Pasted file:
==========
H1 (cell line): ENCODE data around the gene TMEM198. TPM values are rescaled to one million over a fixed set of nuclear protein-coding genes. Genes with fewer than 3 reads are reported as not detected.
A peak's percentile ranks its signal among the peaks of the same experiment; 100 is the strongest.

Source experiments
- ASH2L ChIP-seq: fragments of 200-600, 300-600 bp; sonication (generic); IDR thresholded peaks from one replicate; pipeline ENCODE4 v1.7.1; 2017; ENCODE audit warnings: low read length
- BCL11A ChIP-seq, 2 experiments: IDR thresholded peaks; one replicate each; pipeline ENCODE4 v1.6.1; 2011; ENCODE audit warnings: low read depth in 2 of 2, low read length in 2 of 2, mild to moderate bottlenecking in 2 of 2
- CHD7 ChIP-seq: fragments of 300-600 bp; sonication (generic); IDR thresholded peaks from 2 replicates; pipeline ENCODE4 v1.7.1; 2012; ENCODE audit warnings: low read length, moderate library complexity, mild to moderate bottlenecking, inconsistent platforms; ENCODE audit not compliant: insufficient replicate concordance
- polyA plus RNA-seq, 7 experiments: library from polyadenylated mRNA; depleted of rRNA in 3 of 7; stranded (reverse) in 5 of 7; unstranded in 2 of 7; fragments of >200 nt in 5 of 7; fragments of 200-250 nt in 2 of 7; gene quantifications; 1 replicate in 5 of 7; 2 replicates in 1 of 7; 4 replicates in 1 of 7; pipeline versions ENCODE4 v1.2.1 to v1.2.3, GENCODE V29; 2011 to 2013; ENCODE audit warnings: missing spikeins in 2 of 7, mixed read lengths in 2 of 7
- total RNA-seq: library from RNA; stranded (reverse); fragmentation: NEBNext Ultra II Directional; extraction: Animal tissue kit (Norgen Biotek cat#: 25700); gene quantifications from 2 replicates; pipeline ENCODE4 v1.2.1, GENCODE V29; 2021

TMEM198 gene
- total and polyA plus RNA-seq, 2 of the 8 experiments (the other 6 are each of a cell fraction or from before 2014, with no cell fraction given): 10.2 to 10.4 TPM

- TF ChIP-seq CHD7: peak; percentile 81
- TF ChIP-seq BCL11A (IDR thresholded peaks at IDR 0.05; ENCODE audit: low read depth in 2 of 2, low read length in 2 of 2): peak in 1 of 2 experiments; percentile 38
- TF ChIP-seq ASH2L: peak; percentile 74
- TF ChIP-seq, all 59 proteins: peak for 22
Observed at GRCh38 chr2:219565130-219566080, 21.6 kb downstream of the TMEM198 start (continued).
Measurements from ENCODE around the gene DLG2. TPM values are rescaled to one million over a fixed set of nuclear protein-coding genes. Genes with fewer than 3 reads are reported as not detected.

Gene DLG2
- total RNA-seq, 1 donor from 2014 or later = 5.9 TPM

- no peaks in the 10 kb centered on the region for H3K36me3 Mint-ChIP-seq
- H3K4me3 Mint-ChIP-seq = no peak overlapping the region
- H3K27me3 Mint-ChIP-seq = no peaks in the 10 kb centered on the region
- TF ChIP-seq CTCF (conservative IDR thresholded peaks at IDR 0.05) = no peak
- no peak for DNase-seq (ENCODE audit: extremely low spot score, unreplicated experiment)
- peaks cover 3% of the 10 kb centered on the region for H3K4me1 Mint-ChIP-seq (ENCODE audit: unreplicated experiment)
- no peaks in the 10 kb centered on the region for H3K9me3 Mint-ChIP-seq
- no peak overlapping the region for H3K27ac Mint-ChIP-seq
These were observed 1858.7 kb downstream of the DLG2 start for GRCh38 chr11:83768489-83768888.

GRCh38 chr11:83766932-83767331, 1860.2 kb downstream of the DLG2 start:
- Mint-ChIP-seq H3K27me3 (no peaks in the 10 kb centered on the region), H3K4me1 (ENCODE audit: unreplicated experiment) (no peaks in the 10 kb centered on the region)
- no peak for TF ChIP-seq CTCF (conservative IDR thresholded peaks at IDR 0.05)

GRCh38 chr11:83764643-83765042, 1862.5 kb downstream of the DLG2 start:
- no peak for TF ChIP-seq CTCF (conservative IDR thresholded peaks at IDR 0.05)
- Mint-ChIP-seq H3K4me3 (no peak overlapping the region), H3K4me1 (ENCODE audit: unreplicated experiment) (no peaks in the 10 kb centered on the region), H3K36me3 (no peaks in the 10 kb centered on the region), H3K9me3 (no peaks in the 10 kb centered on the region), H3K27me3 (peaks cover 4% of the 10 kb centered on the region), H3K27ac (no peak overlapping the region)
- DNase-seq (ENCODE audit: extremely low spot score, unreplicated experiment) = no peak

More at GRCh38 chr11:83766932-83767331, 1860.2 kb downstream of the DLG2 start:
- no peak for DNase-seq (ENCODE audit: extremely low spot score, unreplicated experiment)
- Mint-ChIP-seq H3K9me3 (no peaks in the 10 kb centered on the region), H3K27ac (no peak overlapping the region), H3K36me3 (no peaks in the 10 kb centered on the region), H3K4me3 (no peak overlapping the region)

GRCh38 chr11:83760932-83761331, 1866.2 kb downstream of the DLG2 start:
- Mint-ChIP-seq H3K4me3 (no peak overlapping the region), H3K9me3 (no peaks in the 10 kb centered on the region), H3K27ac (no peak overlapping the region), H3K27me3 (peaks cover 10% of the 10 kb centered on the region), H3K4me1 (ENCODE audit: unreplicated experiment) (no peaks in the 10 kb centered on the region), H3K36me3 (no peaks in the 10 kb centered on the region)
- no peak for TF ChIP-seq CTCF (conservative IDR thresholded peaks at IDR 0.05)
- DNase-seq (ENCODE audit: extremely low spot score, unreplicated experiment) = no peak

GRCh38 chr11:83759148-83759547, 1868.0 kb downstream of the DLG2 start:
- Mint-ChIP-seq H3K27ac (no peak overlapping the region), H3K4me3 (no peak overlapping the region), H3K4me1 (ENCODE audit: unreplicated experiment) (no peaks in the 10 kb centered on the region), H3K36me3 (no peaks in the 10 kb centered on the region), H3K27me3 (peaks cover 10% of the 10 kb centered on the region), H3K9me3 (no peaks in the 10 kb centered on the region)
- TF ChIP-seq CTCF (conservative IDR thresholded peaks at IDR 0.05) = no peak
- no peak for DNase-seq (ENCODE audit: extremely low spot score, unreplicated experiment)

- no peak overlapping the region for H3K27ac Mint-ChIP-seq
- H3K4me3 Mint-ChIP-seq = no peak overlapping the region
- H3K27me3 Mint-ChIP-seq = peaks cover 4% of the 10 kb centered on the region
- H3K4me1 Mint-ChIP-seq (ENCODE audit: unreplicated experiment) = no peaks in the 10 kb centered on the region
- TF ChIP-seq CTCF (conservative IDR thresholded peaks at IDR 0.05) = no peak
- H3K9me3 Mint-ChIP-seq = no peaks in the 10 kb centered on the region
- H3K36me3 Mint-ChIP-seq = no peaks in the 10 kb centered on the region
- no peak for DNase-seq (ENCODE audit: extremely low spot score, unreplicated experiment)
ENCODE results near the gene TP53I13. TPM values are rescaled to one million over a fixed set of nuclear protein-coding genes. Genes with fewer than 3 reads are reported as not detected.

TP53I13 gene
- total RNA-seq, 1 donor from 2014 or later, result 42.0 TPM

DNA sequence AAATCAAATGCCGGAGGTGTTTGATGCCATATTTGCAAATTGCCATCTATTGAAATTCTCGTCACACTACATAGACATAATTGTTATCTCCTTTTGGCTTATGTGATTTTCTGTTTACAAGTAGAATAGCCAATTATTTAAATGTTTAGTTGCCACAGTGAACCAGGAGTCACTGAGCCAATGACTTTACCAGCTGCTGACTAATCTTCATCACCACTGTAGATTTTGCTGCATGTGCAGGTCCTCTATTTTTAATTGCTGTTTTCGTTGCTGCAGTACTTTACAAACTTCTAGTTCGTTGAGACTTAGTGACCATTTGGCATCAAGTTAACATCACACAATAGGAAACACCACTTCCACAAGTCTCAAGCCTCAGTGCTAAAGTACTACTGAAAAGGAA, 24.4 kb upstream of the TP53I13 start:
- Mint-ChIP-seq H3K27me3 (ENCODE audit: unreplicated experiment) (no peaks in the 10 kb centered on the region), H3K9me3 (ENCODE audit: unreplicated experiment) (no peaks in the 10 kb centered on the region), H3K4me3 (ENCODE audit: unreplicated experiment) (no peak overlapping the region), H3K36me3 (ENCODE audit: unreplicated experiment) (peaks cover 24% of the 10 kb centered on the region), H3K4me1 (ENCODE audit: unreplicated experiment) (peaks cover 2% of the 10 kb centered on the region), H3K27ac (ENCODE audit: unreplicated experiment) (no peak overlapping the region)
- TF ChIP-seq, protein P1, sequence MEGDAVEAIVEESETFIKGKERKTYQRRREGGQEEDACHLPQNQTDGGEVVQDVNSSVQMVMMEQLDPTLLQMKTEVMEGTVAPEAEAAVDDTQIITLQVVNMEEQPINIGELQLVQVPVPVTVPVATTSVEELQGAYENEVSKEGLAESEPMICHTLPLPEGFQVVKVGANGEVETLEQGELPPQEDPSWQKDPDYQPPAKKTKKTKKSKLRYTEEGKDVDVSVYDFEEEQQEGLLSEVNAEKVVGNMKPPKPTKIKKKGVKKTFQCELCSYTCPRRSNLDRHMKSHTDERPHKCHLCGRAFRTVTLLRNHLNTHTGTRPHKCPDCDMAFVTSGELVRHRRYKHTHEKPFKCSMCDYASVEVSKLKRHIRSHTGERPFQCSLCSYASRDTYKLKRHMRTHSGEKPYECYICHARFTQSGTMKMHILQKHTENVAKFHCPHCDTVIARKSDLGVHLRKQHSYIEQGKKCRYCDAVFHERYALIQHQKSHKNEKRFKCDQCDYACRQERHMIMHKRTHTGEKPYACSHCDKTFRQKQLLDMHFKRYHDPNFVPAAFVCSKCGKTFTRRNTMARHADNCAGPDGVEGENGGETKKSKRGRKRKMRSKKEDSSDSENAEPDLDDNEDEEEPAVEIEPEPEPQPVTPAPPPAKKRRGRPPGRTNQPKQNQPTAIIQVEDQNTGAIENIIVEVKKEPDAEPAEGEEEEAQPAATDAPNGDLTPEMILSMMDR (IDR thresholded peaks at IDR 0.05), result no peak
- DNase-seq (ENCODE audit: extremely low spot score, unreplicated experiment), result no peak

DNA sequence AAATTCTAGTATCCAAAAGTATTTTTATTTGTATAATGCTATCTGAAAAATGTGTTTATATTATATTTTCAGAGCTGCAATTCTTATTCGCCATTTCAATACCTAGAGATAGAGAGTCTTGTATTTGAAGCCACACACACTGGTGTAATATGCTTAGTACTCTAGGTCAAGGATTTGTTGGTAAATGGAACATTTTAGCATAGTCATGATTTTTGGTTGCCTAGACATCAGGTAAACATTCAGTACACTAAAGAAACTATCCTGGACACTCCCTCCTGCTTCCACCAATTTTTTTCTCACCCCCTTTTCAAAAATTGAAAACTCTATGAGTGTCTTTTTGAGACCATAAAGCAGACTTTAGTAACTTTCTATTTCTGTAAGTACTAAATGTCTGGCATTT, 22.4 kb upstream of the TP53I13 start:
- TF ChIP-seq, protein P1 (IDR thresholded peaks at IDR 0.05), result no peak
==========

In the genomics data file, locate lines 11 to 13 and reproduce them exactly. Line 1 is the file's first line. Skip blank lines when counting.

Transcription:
- TF ChIP-seq CHD7: peak; percentile 81
- TF ChIP-seq BCL11A (IDR thresholded peaks at IDR 0.05; ENCODE audit: low read depth in 2 of 2, low read length in 2 of 2): peak in 1 of 2 experiments; percentile 38
- TF ChIP-seq ASH2L: peak; percentile 74